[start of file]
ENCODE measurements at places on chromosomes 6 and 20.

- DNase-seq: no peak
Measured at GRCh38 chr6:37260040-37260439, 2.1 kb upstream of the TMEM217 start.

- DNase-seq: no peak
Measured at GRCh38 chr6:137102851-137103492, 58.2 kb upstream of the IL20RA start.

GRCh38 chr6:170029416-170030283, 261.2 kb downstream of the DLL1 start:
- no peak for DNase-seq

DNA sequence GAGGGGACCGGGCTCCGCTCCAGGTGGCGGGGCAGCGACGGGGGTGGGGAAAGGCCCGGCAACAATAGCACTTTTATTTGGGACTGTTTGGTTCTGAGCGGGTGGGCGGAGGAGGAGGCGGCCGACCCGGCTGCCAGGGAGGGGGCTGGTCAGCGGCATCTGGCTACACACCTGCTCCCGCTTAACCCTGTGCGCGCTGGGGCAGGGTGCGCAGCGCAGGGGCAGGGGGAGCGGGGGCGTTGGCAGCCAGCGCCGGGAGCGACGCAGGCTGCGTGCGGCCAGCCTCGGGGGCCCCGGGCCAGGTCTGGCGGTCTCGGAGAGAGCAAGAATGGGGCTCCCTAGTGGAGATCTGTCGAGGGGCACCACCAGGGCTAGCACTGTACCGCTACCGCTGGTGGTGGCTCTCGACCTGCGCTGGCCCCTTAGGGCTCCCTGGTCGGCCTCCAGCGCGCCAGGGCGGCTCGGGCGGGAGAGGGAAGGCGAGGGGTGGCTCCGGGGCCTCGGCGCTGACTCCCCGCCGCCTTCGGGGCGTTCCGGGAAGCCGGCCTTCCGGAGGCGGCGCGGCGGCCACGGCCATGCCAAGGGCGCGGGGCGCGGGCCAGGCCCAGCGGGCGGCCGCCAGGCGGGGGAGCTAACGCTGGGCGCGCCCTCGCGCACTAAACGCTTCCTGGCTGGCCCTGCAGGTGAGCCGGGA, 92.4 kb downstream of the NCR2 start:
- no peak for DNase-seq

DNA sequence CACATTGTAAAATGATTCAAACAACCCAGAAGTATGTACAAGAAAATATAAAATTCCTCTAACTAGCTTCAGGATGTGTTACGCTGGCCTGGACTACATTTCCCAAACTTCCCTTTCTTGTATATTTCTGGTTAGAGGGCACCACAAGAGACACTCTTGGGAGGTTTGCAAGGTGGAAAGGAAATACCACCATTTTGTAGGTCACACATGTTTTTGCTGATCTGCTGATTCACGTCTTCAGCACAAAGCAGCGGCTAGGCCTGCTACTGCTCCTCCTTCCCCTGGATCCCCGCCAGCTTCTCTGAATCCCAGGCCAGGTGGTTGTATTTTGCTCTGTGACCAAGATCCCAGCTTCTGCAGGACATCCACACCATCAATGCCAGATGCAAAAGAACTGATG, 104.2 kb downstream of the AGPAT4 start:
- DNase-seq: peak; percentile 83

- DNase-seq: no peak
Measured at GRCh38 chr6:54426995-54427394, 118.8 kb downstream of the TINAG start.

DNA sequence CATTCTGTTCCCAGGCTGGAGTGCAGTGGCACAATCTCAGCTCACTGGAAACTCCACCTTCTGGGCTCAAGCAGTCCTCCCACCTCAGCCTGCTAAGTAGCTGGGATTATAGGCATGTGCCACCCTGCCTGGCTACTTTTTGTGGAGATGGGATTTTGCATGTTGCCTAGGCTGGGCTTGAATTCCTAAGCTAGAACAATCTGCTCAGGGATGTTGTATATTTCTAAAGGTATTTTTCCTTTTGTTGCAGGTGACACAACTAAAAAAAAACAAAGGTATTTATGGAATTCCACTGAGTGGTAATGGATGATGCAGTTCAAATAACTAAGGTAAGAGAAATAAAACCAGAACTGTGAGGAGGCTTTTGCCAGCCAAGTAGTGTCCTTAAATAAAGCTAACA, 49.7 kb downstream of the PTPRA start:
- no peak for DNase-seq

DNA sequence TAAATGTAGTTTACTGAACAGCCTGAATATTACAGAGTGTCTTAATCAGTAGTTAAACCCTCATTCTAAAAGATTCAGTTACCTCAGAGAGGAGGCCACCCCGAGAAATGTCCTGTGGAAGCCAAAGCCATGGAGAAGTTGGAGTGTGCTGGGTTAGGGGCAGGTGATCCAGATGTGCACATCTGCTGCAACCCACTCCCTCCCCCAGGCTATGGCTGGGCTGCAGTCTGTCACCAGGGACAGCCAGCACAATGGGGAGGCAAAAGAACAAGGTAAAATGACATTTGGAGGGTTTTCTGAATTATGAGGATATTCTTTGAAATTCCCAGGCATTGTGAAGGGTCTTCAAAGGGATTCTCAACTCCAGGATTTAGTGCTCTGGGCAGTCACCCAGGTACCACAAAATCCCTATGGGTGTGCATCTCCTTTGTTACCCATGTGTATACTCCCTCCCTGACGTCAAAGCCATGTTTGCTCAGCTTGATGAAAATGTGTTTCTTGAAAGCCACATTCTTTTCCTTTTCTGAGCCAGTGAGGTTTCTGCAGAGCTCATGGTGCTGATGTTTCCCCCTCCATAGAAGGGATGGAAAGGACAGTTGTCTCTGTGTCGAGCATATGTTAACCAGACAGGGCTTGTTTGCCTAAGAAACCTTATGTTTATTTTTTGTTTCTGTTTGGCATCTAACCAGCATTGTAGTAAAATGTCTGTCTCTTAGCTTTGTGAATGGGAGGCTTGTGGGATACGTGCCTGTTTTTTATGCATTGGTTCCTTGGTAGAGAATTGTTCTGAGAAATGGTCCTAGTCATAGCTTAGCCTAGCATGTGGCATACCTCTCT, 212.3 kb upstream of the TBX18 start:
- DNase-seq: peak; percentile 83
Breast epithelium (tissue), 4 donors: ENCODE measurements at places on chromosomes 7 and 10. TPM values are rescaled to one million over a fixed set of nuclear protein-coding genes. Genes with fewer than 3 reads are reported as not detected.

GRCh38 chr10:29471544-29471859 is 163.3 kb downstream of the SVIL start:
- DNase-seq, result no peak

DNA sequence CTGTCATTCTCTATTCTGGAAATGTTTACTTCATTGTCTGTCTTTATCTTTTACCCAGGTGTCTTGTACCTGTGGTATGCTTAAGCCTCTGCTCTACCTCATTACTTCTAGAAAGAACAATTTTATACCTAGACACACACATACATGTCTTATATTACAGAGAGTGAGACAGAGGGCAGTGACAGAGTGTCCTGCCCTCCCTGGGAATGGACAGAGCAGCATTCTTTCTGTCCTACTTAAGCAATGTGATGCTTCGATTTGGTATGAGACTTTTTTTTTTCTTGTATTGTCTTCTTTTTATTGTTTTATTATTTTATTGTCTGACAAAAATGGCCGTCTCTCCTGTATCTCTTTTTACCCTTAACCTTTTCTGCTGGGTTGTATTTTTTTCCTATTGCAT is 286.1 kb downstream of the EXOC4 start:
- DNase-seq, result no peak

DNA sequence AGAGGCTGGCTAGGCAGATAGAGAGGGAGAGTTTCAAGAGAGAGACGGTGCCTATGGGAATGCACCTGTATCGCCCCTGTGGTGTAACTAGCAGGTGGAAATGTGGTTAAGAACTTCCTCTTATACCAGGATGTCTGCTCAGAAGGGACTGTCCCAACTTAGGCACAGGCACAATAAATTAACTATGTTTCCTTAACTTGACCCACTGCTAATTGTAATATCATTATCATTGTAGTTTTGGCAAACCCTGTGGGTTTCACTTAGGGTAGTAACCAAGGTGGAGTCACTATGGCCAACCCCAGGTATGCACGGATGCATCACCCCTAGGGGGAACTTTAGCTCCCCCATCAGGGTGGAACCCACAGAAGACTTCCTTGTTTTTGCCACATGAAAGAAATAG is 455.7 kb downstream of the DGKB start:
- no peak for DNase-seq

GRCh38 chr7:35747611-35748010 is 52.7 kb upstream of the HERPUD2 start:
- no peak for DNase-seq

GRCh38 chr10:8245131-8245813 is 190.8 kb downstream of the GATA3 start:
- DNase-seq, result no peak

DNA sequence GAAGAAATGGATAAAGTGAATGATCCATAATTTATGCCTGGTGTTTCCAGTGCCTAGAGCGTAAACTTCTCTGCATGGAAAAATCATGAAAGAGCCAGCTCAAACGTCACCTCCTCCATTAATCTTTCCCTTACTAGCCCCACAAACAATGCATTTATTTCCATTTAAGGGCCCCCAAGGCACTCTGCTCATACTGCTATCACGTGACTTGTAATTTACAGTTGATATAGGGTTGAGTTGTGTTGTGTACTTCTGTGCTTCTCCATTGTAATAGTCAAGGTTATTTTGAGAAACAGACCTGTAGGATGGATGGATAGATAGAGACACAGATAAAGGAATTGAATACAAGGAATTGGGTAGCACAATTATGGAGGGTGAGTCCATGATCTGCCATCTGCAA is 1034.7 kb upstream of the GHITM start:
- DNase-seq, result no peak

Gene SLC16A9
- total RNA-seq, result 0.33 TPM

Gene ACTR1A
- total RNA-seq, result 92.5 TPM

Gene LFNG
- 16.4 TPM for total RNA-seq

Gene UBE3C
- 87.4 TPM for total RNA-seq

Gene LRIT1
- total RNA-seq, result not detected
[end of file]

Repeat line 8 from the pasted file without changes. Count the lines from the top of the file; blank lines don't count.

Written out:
DNA sequence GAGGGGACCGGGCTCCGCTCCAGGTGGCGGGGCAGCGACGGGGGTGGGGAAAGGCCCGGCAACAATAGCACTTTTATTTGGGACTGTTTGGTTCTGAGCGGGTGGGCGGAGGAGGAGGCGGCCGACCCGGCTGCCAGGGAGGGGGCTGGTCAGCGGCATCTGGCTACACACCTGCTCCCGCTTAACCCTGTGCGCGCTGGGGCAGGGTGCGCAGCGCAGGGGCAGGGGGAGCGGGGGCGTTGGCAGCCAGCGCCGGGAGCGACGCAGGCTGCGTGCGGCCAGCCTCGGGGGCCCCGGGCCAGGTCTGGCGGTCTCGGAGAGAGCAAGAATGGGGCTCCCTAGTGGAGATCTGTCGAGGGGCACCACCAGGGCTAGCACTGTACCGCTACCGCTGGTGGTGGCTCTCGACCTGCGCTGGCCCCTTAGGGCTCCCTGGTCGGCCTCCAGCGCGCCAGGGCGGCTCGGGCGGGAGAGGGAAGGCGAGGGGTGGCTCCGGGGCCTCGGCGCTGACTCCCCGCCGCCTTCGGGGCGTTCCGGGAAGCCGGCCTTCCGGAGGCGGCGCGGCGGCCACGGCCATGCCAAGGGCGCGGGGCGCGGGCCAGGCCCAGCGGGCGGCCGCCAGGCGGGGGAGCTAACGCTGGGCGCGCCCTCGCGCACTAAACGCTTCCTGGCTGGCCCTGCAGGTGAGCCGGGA, 92.4 kb downstream of the NCR2 start: